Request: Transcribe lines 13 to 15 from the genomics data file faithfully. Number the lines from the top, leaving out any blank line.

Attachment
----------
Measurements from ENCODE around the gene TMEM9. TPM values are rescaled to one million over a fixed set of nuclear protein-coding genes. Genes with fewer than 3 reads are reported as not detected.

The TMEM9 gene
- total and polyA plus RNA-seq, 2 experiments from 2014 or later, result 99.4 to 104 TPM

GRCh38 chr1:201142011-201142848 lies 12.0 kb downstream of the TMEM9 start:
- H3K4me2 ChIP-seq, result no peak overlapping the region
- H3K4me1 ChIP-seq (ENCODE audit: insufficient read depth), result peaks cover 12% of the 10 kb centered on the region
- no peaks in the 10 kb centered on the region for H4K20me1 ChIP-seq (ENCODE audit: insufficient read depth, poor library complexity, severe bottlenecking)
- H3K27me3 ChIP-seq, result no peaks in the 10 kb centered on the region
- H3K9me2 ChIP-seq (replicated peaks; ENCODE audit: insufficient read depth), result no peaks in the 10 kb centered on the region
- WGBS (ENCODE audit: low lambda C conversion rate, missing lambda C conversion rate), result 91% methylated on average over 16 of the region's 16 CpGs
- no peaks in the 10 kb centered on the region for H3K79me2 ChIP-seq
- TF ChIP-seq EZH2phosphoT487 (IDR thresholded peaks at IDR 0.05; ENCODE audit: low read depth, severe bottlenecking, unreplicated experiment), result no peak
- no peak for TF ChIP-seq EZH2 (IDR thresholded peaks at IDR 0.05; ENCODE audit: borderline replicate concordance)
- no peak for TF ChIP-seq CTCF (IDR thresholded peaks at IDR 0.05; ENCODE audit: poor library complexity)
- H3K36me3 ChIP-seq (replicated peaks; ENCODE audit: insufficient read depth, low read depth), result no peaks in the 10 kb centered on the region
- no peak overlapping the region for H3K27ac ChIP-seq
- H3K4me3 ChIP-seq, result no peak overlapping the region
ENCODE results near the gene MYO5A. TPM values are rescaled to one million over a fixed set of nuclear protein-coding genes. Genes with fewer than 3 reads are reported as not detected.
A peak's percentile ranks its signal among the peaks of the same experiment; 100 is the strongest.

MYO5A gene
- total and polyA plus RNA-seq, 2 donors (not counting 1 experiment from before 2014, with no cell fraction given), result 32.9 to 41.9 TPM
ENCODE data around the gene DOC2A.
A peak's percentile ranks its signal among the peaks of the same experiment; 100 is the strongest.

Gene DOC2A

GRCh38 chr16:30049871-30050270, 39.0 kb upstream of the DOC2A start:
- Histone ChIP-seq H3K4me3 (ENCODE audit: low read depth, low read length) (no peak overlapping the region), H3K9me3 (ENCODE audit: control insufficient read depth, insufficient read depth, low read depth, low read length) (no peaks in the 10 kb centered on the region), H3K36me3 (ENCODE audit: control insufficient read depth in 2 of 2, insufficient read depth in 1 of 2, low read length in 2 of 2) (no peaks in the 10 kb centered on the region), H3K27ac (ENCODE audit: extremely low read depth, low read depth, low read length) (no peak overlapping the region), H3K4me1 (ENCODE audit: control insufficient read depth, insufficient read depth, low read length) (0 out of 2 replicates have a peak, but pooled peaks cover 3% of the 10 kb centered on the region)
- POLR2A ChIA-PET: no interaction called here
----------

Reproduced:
- no peak for TF ChIP-seq EZH2 (IDR thresholded peaks at IDR 0.05; ENCODE audit: borderline replicate concordance)
- no peak for TF ChIP-seq CTCF (IDR thresholded peaks at IDR 0.05; ENCODE audit: poor library complexity)
- H3K36me3 ChIP-seq (replicated peaks; ENCODE audit: insufficient read depth, low read depth), result no peaks in the 10 kb centered on the region